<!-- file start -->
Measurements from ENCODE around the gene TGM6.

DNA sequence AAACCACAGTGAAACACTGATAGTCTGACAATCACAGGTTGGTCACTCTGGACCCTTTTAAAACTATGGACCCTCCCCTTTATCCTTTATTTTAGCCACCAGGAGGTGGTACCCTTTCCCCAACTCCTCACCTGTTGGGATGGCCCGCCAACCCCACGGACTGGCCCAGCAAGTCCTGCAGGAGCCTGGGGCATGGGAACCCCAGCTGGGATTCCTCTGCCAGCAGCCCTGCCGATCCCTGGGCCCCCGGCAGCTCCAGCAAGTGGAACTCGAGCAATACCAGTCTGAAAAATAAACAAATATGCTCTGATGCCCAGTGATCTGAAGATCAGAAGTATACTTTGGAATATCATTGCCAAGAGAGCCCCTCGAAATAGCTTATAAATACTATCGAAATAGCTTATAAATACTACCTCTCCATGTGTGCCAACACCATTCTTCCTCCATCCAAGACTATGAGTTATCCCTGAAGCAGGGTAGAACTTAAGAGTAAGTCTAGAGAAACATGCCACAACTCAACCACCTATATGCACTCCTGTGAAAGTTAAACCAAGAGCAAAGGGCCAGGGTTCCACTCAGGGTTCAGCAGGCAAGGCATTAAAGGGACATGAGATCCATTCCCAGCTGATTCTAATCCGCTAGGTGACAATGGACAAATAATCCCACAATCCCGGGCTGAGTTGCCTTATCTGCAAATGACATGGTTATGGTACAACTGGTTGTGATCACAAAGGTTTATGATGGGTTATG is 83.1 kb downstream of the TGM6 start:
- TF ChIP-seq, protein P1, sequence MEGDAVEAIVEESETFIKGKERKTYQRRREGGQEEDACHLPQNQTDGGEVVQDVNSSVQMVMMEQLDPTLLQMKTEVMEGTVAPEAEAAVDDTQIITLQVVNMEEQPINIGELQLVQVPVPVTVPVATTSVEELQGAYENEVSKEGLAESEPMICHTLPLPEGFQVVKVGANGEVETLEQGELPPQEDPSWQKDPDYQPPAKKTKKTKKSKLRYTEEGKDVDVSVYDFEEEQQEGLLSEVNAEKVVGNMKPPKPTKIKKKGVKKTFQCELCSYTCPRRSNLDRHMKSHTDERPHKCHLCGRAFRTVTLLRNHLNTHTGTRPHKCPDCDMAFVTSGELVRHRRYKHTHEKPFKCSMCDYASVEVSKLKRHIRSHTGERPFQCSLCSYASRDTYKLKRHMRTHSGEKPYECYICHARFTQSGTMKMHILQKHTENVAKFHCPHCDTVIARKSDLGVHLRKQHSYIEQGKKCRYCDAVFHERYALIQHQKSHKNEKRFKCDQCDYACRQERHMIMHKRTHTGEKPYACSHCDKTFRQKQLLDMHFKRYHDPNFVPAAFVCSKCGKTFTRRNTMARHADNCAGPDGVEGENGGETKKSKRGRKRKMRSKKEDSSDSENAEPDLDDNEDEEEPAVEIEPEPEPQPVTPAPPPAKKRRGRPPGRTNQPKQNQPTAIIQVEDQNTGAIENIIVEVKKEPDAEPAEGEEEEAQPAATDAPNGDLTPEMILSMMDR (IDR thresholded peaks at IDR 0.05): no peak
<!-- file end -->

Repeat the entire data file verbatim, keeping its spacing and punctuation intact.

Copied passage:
Measurements from ENCODE around the gene TGM6.

DNA sequence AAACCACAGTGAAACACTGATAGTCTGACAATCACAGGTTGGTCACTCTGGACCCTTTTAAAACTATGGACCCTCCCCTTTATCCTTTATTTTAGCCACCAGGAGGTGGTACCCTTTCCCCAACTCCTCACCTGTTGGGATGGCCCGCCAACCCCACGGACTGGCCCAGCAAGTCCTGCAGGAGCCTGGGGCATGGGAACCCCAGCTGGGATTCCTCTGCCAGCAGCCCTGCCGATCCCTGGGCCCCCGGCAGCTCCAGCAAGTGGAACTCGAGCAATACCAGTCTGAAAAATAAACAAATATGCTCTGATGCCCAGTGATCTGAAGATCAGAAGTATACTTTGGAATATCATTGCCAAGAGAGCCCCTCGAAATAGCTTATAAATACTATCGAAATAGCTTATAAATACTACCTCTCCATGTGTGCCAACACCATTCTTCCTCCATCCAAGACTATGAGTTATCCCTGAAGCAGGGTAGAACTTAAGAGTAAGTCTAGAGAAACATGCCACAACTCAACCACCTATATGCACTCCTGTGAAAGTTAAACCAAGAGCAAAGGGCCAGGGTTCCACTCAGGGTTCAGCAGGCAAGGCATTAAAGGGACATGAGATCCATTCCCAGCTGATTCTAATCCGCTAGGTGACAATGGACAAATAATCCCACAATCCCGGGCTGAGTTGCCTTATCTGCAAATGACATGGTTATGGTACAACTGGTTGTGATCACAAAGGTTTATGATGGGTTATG is 83.1 kb downstream of the TGM6 start:
- TF ChIP-seq, protein P1, sequence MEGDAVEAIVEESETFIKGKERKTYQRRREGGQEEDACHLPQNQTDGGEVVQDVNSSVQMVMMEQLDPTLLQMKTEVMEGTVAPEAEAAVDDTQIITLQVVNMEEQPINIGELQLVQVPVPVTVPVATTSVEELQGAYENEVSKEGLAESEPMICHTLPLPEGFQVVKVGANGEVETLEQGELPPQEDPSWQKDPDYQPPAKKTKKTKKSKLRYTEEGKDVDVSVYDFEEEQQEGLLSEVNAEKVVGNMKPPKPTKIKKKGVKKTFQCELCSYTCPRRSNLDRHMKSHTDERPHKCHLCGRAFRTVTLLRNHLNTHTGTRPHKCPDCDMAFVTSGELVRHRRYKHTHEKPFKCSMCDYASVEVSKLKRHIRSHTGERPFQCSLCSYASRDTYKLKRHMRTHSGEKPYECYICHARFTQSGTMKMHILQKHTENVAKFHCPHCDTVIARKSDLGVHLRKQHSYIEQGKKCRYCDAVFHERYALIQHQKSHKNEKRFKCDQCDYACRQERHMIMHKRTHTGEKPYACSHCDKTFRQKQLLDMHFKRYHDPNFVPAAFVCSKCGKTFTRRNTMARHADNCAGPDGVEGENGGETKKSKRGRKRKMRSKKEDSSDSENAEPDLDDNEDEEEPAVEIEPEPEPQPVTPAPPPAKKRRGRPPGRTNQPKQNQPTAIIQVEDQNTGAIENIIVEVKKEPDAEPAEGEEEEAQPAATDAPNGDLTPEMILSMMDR (IDR thresholded peaks at IDR 0.05): no peak